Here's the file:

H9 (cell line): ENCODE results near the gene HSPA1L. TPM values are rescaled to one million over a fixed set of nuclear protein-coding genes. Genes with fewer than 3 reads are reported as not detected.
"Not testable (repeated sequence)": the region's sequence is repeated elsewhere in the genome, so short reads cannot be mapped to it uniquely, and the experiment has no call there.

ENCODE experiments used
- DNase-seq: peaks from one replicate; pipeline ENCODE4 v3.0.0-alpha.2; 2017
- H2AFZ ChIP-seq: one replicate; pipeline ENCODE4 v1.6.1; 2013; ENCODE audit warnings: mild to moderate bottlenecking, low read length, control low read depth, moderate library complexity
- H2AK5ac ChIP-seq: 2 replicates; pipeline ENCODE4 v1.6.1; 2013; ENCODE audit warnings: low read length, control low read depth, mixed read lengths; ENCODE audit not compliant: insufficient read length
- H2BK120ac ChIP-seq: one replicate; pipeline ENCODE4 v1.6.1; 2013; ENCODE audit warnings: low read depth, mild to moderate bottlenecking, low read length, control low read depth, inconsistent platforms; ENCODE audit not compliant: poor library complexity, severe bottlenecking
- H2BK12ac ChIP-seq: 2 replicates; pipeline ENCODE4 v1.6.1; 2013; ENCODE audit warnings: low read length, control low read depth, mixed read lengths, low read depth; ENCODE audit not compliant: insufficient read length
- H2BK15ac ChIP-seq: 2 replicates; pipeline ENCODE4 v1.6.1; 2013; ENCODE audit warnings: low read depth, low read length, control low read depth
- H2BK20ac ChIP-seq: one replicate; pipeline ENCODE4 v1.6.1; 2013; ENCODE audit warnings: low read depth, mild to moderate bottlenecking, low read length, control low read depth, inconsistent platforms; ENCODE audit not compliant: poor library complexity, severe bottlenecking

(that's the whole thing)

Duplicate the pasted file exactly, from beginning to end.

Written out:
H9 (cell line): ENCODE results near the gene HSPA1L. TPM values are rescaled to one million over a fixed set of nuclear protein-coding genes. Genes with fewer than 3 reads are reported as not detected.
"Not testable (repeated sequence)": the region's sequence is repeated elsewhere in the genome, so short reads cannot be mapped to it uniquely, and the experiment has no call there.

ENCODE experiments used
- DNase-seq: peaks from one replicate; pipeline ENCODE4 v3.0.0-alpha.2; 2017
- H2AFZ ChIP-seq: one replicate; pipeline ENCODE4 v1.6.1; 2013; ENCODE audit warnings: mild to moderate bottlenecking, low read length, control low read depth, moderate library complexity
- H2AK5ac ChIP-seq: 2 replicates; pipeline ENCODE4 v1.6.1; 2013; ENCODE audit warnings: low read length, control low read depth, mixed read lengths; ENCODE audit not compliant: insufficient read length
- H2BK120ac ChIP-seq: one replicate; pipeline ENCODE4 v1.6.1; 2013; ENCODE audit warnings: low read depth, mild to moderate bottlenecking, low read length, control low read depth, inconsistent platforms; ENCODE audit not compliant: poor library complexity, severe bottlenecking
- H2BK12ac ChIP-seq: 2 replicates; pipeline ENCODE4 v1.6.1; 2013; ENCODE audit warnings: low read length, control low read depth, mixed read lengths, low read depth; ENCODE audit not compliant: insufficient read length
- H2BK15ac ChIP-seq: 2 replicates; pipeline ENCODE4 v1.6.1; 2013; ENCODE audit warnings: low read depth, low read length, control low read depth
- H2BK20ac ChIP-seq: one replicate; pipeline ENCODE4 v1.6.1; 2013; ENCODE audit warnings: low read depth, mild to moderate bottlenecking, low read length, control low read depth, inconsistent platforms; ENCODE audit not compliant: poor library complexity, severe bottlenecking